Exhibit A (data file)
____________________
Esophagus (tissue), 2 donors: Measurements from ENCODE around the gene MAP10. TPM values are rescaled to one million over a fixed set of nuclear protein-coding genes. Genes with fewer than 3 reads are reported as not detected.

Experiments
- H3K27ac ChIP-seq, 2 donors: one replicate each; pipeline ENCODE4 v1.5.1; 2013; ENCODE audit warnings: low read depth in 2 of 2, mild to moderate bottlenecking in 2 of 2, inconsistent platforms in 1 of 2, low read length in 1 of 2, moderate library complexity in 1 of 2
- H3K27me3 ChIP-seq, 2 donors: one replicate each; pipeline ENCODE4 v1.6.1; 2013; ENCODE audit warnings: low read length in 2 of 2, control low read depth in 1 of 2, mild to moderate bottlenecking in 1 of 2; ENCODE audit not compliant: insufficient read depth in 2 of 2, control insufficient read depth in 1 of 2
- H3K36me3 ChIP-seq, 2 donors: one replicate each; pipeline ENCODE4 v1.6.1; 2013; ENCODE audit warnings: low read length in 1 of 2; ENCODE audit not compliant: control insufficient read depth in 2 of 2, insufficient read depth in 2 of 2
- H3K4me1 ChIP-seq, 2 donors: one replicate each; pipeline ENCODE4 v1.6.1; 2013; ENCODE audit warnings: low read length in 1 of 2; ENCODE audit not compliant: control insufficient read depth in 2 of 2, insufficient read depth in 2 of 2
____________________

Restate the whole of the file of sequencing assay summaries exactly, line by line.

Esophagus (tissue), 2 donors: Measurements from ENCODE around the gene MAP10. TPM values are rescaled to one million over a fixed set of nuclear protein-coding genes. Genes with fewer than 3 reads are reported as not detected.

Experiments
- H3K27ac ChIP-seq, 2 donors: one replicate each; pipeline ENCODE4 v1.5.1; 2013; ENCODE audit warnings: low read depth in 2 of 2, mild to moderate bottlenecking in 2 of 2, inconsistent platforms in 1 of 2, low read length in 1 of 2, moderate library complexity in 1 of 2
- H3K27me3 ChIP-seq, 2 donors: one replicate each; pipeline ENCODE4 v1.6.1; 2013; ENCODE audit warnings: low read length in 2 of 2, control low read depth in 1 of 2, mild to moderate bottlenecking in 1 of 2; ENCODE audit not compliant: insufficient read depth in 2 of 2, control insufficient read depth in 1 of 2
- H3K36me3 ChIP-seq, 2 donors: one replicate each; pipeline ENCODE4 v1.6.1; 2013; ENCODE audit warnings: low read length in 1 of 2; ENCODE audit not compliant: control insufficient read depth in 2 of 2, insufficient read depth in 2 of 2
- H3K4me1 ChIP-seq, 2 donors: one replicate each; pipeline ENCODE4 v1.6.1; 2013; ENCODE audit warnings: low read length in 1 of 2; ENCODE audit not compliant: control insufficient read depth in 2 of 2, insufficient read depth in 2 of 2